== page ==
An Evening with the Ahmadiya Muslims
June 13, 2008...3:45 pm
They’ve been going door to door in the local area for a couple of weeks now, and had called on my home while I was away. Their message was ‘Love to All, Hatred to None’ and I at first presumed they might be trying extra hard to to counter the reputation that Islam has gained of late.
I wasn’t too sure whether or not I had been specifically targeted as a Vaishnava, or whether their public meeting - just 200 yards from Bhaktivedanta Manor in the little village hall of Letchmore Heath - was arranged to reach the Hindu community, but since they were quite determined - and a missionary group - I went along thinking that I might learn something.
It turns out that this is a special year, 2008 is the centenary of the death of their founder. Their movement, which now has 190 branches, started in the Punjab region of India back in 1889. The first leader of the community, Hadhrat Mirza Ghulam Ahmad, declared himself the messiah, or successor to the prophet Muhammed. One thing that’s sure when you declare yourself to be the messiah is that some people are going to love you, and many more will hate you.
Because of this significant departure from conventional Islam, the community was eventually persecuted, a situation that persists today in Pakistan, where preaching on behalf of Ahmadiya will get you a stiff prison sentence.
The Ahmadiya Muslims describe themselves as a renaissance within Islam, a fact that might come as good news to those who wish to see a reformation within the religion. Of course, renaissance doesn’t exactly mean reformation. The former can indicate a revival of a religion back to its early days of glory, the latter a revival of popularity due to useful changes in philosophical understanding or practical application, or adjustments in organisational structure. Their distinctive characteristic, which they take great pains to articulate, is that both Muhammad and his essential messages are peaceful; a position that many these days would contest.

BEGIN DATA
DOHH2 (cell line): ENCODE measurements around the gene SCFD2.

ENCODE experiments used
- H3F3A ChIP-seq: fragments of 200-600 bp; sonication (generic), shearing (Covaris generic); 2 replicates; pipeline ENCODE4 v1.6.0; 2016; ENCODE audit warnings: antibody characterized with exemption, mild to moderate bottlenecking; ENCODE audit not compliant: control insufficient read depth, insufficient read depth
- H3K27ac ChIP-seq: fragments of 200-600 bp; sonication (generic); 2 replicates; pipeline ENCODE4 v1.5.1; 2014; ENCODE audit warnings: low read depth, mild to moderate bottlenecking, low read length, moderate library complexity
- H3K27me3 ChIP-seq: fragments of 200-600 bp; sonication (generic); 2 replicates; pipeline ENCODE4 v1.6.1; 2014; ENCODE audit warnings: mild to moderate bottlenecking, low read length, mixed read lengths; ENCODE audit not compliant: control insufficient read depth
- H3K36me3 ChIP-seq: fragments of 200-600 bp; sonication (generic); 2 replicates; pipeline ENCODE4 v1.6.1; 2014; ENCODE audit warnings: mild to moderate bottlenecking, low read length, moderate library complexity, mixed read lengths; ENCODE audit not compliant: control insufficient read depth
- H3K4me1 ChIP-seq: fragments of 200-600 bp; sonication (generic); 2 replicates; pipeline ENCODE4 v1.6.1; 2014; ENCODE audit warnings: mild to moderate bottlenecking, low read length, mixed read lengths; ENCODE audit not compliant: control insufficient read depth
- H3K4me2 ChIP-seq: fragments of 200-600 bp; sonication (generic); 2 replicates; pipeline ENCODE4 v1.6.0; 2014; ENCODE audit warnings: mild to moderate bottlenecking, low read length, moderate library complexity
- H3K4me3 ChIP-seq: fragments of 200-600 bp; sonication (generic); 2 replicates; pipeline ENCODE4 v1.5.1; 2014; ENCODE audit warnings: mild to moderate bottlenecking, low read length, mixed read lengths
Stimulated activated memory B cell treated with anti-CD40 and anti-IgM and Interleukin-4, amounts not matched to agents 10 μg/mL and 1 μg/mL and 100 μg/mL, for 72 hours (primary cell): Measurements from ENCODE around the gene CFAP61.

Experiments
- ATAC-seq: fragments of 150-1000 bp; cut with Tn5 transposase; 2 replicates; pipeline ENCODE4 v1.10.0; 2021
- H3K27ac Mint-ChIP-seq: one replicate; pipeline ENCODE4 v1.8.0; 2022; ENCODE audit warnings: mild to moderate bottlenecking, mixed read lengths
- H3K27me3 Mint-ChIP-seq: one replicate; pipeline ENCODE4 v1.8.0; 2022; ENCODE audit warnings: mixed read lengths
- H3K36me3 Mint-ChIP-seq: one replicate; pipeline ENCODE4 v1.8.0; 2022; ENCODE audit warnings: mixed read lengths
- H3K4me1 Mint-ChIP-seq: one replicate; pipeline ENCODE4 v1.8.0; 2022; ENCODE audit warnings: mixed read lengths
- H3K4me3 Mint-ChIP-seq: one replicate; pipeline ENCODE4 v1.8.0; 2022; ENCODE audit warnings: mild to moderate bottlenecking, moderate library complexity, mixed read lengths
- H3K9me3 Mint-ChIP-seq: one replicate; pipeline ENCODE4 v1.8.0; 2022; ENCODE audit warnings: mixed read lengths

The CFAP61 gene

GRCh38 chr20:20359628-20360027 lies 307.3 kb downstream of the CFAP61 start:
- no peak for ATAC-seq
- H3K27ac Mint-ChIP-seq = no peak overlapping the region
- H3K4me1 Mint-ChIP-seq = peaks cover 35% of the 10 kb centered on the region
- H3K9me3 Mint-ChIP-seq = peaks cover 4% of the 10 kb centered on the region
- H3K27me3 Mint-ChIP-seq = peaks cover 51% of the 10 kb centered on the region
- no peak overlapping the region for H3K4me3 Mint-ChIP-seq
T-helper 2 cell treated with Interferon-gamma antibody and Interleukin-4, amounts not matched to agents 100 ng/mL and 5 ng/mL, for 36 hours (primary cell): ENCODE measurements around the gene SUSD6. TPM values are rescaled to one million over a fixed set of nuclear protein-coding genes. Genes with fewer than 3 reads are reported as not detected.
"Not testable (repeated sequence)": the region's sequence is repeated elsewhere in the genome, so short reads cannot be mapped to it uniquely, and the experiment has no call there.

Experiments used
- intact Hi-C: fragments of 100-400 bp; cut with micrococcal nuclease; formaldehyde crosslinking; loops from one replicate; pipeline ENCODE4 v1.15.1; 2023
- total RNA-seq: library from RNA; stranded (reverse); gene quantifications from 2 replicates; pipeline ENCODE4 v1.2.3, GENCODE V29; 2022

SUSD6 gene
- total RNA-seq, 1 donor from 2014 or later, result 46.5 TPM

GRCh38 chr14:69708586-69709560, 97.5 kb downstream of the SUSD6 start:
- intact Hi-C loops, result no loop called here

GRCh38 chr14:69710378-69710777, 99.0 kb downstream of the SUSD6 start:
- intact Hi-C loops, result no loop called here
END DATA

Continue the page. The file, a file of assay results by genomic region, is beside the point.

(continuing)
Back in 1979-80 when, as a young man on the streets of Nairobi and Kisumu, trying to interest the locals in the message of Krishna (try being a white man selling religion in Africa and you’ll get to hear some heartfelt opinions) I had seen the Ahmadiyas with their Saturday book tables attracting big crowds. More recently I’d heard of their huge, tented gatherings on their 200 acres down in Surrey. That’s a very English county to host a temporary Islamabad of 25,000 people, but now its an established annual convention - the jalsa salana.
As a relatively early member of the Hare Krishna movement, I admire and sympathise with any religious group thats established itself through hard graft and honest outreach. I know what they’ve been through and all the effort it takes.
My evening with them was pleasant enough, and I found them gentle and well mannered. I also liked the fact that they’d invited us and had requested another devotee to speak to the public at the event. The assembled masses in the Letchmore Heath Memorial Hall amounted to a few Krishnas and the local Church of England vicar and some of his parishioners. Not a great turnout for all the effort they’d put in, but thats life in a world of HD plasma screen TV. Religion is not much competition.
The vicar and I were both presented with a Holy Qur’an and another, smaller summary of Islamic teachings. I will definitely have a go at the smaller book. Whatever else we do in life, we can always spend a few minutes trying to understand other people and their beliefs. Besides, you never know when you might need to know something about Islam these days. Always better to be prepared.
where is it from??
When it began it was the Punjab of India, now modern-day Pakistan
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